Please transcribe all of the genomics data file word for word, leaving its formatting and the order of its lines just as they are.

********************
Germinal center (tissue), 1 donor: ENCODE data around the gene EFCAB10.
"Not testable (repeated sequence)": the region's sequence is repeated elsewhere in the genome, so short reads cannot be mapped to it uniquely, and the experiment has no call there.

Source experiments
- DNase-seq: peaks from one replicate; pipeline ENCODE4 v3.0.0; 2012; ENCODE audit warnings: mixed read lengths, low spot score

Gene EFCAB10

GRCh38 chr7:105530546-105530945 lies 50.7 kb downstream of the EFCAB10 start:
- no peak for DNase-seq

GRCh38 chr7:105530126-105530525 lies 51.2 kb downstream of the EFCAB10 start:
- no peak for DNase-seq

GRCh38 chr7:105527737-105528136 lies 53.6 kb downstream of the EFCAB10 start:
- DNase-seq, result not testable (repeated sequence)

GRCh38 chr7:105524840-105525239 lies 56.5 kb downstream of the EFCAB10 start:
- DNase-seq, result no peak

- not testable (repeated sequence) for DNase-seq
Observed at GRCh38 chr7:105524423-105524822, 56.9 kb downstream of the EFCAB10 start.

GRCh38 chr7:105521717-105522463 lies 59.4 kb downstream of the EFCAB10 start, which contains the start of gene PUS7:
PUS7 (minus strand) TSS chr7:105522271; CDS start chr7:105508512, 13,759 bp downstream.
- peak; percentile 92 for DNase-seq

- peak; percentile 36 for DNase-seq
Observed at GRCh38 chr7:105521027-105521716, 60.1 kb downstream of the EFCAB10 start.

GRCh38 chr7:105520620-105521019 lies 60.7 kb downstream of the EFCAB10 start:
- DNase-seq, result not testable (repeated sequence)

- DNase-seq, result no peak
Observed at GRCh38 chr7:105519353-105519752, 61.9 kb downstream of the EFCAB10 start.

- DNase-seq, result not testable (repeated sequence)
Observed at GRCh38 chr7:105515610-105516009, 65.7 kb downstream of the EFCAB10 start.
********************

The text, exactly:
Germinal center (tissue), 1 donor: ENCODE data around the gene EFCAB10.
"Not testable (repeated sequence)": the region's sequence is repeated elsewhere in the genome, so short reads cannot be mapped to it uniquely, and the experiment has no call there.

Source experiments
- DNase-seq: peaks from one replicate; pipeline ENCODE4 v3.0.0; 2012; ENCODE audit warnings: mixed read lengths, low spot score

Gene EFCAB10

GRCh38 chr7:105530546-105530945 lies 50.7 kb downstream of the EFCAB10 start:
- no peak for DNase-seq

GRCh38 chr7:105530126-105530525 lies 51.2 kb downstream of the EFCAB10 start:
- no peak for DNase-seq

GRCh38 chr7:105527737-105528136 lies 53.6 kb downstream of the EFCAB10 start:
- DNase-seq, result not testable (repeated sequence)

GRCh38 chr7:105524840-105525239 lies 56.5 kb downstream of the EFCAB10 start:
- DNase-seq, result no peak

- not testable (repeated sequence) for DNase-seq
Observed at GRCh38 chr7:105524423-105524822, 56.9 kb downstream of the EFCAB10 start.

GRCh38 chr7:105521717-105522463 lies 59.4 kb downstream of the EFCAB10 start, which contains the start of gene PUS7:
PUS7 (minus strand) TSS chr7:105522271; CDS start chr7:105508512, 13,759 bp downstream.
- peak; percentile 92 for DNase-seq

- peak; percentile 36 for DNase-seq
Observed at GRCh38 chr7:105521027-105521716, 60.1 kb downstream of the EFCAB10 start.

GRCh38 chr7:105520620-105521019 lies 60.7 kb downstream of the EFCAB10 start:
- DNase-seq, result not testable (repeated sequence)

- DNase-seq, result no peak
Observed at GRCh38 chr7:105519353-105519752, 61.9 kb downstream of the EFCAB10 start.

- DNase-seq, result not testable (repeated sequence)
Observed at GRCh38 chr7:105515610-105516009, 65.7 kb downstream of the EFCAB10 start.